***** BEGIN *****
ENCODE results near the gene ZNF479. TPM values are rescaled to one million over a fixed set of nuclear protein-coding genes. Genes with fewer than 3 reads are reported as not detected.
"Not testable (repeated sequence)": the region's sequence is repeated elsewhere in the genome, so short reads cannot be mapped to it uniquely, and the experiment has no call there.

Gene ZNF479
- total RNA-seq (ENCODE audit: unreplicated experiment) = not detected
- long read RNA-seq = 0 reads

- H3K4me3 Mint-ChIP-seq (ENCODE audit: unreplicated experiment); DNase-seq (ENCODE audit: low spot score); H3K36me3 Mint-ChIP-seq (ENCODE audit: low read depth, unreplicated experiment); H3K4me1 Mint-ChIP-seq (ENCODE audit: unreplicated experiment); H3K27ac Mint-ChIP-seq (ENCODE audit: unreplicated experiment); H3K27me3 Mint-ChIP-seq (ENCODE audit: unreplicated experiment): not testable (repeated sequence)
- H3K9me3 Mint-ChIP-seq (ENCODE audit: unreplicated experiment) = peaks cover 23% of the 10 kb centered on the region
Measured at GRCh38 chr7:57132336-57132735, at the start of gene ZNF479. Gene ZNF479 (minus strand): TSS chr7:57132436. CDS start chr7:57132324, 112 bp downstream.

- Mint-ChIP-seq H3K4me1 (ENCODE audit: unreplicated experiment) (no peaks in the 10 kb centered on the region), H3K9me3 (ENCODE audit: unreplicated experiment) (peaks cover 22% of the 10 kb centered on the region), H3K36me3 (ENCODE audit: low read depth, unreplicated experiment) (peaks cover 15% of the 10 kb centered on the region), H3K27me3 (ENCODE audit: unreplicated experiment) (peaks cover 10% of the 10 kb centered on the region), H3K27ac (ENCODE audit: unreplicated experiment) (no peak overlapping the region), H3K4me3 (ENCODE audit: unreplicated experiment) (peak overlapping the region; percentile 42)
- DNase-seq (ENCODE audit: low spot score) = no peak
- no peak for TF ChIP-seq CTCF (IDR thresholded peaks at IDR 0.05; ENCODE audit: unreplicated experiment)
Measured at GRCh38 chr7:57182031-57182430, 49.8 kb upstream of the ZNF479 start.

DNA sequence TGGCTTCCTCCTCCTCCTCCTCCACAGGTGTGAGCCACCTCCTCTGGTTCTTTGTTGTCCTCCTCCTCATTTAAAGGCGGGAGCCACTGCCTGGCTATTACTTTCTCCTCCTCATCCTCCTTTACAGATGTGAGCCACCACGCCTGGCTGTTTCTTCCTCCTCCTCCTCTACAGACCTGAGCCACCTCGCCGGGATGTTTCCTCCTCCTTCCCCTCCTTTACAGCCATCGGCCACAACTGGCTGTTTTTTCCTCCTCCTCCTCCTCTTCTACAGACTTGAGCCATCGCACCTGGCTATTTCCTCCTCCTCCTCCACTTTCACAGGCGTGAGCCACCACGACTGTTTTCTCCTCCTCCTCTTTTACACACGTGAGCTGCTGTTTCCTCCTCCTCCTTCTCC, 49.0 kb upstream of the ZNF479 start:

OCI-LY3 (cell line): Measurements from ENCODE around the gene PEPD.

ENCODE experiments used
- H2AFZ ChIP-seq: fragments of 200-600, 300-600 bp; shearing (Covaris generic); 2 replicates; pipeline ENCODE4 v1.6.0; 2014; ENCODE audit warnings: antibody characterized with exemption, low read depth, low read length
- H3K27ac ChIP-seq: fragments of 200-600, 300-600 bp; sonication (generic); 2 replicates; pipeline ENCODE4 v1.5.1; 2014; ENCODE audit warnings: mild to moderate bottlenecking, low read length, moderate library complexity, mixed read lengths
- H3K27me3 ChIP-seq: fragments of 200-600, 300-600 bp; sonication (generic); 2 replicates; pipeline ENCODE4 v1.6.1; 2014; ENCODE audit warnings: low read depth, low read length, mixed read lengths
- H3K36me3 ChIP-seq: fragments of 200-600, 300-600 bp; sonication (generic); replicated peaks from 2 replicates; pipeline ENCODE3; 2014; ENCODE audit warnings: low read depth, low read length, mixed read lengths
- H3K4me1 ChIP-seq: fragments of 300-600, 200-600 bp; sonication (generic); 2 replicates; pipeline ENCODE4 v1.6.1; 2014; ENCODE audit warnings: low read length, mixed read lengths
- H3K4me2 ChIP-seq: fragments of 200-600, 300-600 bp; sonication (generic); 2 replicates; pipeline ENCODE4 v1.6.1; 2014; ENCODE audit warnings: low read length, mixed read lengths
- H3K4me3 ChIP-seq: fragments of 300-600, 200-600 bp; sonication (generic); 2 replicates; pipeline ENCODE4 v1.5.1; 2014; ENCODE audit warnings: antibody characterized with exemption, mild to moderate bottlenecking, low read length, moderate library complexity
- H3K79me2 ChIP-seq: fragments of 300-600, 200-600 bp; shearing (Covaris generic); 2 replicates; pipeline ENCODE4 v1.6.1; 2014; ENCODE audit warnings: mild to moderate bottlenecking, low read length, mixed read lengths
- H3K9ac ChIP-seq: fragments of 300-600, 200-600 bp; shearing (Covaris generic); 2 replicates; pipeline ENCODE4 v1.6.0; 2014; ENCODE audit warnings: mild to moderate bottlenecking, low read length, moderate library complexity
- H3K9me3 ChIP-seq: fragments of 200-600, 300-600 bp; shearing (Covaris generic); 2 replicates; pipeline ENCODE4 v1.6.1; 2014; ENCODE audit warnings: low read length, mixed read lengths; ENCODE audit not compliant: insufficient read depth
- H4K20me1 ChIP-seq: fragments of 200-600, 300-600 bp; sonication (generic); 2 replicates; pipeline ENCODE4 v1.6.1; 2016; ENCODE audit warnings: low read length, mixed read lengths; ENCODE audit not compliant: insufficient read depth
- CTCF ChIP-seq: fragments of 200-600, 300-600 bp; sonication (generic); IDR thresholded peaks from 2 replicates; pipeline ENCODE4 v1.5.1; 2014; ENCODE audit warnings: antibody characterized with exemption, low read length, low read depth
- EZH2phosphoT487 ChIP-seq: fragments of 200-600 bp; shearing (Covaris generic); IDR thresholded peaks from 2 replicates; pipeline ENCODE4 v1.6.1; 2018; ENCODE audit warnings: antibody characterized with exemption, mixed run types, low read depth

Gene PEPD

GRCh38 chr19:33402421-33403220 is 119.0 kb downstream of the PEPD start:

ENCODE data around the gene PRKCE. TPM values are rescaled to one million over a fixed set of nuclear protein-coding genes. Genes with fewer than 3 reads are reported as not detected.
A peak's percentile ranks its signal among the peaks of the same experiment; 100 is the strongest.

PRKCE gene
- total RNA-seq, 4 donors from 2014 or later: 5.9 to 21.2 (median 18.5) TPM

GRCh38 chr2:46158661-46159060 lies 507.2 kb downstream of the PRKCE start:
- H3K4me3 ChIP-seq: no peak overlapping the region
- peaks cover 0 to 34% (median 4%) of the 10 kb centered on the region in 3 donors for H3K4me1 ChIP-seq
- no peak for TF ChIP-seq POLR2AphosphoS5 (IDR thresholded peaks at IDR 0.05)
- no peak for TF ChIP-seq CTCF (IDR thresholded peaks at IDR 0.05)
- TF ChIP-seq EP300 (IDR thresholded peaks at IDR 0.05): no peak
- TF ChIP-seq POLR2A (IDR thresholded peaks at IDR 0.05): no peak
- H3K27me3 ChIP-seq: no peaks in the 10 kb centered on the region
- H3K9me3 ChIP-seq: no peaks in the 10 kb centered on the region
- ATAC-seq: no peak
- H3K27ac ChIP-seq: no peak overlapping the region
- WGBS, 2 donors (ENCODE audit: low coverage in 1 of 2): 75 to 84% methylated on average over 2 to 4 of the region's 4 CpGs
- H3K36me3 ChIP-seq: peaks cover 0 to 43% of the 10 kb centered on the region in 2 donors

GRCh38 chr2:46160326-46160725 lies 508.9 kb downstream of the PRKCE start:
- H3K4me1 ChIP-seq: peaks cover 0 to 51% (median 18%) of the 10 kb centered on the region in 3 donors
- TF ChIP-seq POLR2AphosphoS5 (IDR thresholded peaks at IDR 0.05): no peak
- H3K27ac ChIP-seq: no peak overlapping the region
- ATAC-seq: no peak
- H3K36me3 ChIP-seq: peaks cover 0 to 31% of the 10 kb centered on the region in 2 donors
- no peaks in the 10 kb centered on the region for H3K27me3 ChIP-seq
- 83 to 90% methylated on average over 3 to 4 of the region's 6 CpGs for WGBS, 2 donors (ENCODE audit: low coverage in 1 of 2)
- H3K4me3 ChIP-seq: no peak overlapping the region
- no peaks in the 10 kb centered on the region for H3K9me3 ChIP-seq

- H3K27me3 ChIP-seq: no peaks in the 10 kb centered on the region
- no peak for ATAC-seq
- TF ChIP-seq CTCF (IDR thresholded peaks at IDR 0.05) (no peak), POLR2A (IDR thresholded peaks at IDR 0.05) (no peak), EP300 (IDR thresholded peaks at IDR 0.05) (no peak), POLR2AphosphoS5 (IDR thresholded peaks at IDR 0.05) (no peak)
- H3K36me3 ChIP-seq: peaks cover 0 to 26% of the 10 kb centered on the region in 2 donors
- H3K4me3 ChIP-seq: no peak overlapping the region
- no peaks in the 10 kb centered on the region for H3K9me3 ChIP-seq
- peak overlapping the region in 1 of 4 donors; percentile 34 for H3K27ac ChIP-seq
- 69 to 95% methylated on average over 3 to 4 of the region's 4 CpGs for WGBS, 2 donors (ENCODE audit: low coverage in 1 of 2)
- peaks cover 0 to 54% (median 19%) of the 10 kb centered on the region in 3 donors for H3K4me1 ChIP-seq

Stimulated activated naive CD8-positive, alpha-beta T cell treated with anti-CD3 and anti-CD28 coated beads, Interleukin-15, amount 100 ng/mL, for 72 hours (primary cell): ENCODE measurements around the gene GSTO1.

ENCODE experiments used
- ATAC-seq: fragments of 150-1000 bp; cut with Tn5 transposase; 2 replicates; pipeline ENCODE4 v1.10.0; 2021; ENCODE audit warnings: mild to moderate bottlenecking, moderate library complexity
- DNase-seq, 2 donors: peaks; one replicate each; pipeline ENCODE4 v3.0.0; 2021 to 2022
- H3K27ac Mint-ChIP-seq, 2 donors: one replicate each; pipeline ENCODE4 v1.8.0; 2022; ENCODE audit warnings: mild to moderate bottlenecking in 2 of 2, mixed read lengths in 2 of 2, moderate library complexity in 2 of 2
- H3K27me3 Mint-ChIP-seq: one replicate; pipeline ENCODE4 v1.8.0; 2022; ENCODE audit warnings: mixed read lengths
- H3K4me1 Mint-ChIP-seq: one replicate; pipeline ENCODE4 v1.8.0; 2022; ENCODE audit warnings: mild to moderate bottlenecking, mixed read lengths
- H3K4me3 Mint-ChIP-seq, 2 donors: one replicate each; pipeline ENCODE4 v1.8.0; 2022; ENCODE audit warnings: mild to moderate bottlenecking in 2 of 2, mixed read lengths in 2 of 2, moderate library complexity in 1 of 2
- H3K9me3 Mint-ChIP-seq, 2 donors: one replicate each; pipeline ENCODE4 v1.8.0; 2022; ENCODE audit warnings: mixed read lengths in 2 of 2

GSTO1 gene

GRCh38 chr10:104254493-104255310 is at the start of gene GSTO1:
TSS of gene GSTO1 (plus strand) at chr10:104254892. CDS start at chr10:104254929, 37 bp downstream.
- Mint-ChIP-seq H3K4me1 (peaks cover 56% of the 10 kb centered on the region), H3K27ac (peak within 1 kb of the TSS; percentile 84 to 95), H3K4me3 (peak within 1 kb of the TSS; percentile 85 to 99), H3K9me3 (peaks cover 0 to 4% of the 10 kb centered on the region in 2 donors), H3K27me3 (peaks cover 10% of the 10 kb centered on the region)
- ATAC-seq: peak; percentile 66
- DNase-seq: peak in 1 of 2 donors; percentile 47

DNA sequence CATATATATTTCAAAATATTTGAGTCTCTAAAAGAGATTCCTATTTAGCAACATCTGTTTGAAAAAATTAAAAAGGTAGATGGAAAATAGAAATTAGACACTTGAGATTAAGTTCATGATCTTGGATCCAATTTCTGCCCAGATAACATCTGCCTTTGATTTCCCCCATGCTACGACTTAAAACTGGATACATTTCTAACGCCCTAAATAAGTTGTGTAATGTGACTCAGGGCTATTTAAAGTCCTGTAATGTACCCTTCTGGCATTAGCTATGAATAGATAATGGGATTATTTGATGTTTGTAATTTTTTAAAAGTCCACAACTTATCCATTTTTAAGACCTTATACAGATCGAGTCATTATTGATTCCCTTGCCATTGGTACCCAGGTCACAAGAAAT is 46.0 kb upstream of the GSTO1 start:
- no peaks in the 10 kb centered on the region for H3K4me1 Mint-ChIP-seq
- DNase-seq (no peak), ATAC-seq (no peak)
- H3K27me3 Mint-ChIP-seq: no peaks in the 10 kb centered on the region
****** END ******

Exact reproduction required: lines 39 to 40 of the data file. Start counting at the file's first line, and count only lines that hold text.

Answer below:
- no peak for TF ChIP-seq CTCF (IDR thresholded peaks at IDR 0.05)
- TF ChIP-seq EP300 (IDR thresholded peaks at IDR 0.05): no peak